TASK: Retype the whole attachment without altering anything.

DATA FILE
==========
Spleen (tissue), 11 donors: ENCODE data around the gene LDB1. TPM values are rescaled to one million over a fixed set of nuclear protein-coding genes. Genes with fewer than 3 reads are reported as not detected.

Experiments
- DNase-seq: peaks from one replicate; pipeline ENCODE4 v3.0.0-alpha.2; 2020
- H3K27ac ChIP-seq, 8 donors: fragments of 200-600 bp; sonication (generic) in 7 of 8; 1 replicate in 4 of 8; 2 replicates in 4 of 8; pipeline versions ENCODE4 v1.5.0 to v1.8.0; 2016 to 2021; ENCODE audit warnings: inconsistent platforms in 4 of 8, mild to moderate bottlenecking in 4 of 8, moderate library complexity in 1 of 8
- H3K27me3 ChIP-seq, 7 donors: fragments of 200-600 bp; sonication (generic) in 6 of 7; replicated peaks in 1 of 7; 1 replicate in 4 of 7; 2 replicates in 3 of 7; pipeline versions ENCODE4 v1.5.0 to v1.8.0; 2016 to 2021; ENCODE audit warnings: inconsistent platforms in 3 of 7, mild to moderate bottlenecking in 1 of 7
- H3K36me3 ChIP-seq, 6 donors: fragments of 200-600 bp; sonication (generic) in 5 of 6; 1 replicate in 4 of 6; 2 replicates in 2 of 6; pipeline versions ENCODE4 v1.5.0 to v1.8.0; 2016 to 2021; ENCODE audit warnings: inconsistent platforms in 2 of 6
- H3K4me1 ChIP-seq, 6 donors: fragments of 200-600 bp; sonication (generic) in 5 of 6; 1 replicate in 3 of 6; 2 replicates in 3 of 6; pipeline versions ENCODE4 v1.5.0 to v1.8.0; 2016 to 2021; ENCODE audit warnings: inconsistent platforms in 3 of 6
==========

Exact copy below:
Spleen (tissue), 11 donors: ENCODE data around the gene LDB1. TPM values are rescaled to one million over a fixed set of nuclear protein-coding genes. Genes with fewer than 3 reads are reported as not detected.

Experiments
- DNase-seq: peaks from one replicate; pipeline ENCODE4 v3.0.0-alpha.2; 2020
- H3K27ac ChIP-seq, 8 donors: fragments of 200-600 bp; sonication (generic) in 7 of 8; 1 replicate in 4 of 8; 2 replicates in 4 of 8; pipeline versions ENCODE4 v1.5.0 to v1.8.0; 2016 to 2021; ENCODE audit warnings: inconsistent platforms in 4 of 8, mild to moderate bottlenecking in 4 of 8, moderate library complexity in 1 of 8
- H3K27me3 ChIP-seq, 7 donors: fragments of 200-600 bp; sonication (generic) in 6 of 7; replicated peaks in 1 of 7; 1 replicate in 4 of 7; 2 replicates in 3 of 7; pipeline versions ENCODE4 v1.5.0 to v1.8.0; 2016 to 2021; ENCODE audit warnings: inconsistent platforms in 3 of 7, mild to moderate bottlenecking in 1 of 7
- H3K36me3 ChIP-seq, 6 donors: fragments of 200-600 bp; sonication (generic) in 5 of 6; 1 replicate in 4 of 6; 2 replicates in 2 of 6; pipeline versions ENCODE4 v1.5.0 to v1.8.0; 2016 to 2021; ENCODE audit warnings: inconsistent platforms in 2 of 6
- H3K4me1 ChIP-seq, 6 donors: fragments of 200-600 bp; sonication (generic) in 5 of 6; 1 replicate in 3 of 6; 2 replicates in 3 of 6; pipeline versions ENCODE4 v1.5.0 to v1.8.0; 2016 to 2021; ENCODE audit warnings: inconsistent platforms in 3 of 6